California AG wants to end prison receivership
Jerry Brown (D)
SACRAMENTO, Calif. (Legal Newsline) - California Attorney General Jerry Brown has filed a motion in U.S. District Court urging the court to terminate the court-appointed receivership over the state's prison system.
It's the latest in several legal shots back and forth between the state and the federal receiver determined to revamp the prison's health care system across the state.
"The court should terminate this unaccountable prison receivership and its $8 billion construction plan, restoring a dose of fiscal reality to the provision of inmate medical care in California," Brown said Wednesday. "The federal receivership has turned into its own autonomous government operating outside the normal checks and balances of state and federal law."
U.S. District Court Judge Thelton Henderson appointed prison system receiver Clark Kelso after a 2002 class-action lawsuit, Plata v. Schwarzenegger, which determined California inmates were receiving inadequate care that amounted to cruel and unusual punishment.
Kelso was supposed to be given $250 million last year to begin an $8 billion revamping of the prisons medical care, which included the construction of seven new prison health care facilities - 7 million square feet of construction - in addition to renovations at each of the 33 existing state prisons.
When California refused to make the payment, Kelso took them back to court, including asking for contempt charges against Gov. Arnold Schwarzenegger and Controller John Chiang.
The legal battle has ensued ever since, with Brown taking the lead in blocking the payment.
Brown has taken issue with the size and scope of the plan and that it has not been properly reviewed by the state Legislature.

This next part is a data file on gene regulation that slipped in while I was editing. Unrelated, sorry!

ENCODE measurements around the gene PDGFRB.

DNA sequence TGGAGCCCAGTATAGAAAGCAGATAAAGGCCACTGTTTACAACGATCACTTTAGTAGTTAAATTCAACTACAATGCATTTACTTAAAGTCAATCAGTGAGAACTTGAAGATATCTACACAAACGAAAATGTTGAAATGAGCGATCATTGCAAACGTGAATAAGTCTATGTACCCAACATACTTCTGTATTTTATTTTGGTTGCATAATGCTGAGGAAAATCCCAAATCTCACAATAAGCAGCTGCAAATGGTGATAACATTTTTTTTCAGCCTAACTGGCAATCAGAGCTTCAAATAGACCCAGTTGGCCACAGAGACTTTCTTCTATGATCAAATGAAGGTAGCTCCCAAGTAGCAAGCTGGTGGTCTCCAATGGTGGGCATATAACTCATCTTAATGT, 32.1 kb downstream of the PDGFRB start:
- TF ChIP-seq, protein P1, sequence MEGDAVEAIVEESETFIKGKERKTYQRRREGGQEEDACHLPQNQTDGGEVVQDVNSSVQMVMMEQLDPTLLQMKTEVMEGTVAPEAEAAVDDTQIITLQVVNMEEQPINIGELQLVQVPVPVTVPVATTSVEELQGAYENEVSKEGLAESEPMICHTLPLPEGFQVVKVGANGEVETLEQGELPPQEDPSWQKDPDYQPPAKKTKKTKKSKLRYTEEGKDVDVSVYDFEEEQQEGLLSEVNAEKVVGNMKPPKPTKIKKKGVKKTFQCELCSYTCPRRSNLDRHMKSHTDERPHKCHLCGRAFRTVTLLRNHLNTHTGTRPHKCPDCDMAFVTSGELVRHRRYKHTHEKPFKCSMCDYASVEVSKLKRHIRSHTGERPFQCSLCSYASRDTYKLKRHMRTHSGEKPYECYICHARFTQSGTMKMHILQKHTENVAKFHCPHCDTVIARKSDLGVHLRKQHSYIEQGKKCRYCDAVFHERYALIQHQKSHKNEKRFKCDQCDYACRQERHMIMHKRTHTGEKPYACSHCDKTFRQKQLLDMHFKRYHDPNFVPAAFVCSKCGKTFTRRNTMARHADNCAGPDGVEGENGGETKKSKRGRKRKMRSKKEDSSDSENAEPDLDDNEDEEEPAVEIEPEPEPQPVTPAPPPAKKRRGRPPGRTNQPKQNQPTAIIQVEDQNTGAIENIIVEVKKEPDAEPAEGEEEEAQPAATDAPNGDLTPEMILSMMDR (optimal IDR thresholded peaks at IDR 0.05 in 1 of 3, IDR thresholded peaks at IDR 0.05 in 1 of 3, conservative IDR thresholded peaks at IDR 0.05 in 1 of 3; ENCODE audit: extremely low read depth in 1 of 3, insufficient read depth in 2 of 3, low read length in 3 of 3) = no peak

A draft of the plan also includes yoga rooms, extensive landscaping designed to minimize the appearance of a prison, art therapy, an emphasis on natural light and high ceilings, and a so-called "treatment mall," according to the attorney general's office.
The new facilities will cost $1.7 billion to $2.3 billion per year to operate. The projected operations cost per inmate is $170,000 to $230,000 per year.
California has built 23 prisons in 23 years, which Brown believes shows continual improvement in the system. California, according to the attorney general's office, has increased per inmate health care spending from $7,601 per year in 2005-2006 to $13,778 in 2007-2008.
"Nevertheless, the Receiver continues to insist on a massive program that would lead to the construction of facilities and amenities that go well-beyond standards required by the Constitution and federal law," a press release issued by the attorney general following today's court appearance stated.
Schwarzenegger said state lawmakers have balked at the cost of Kelso's plan coming at a time when the state is facing one of its worst financial crises ever and faces a $42 billion deficit through June of 2010.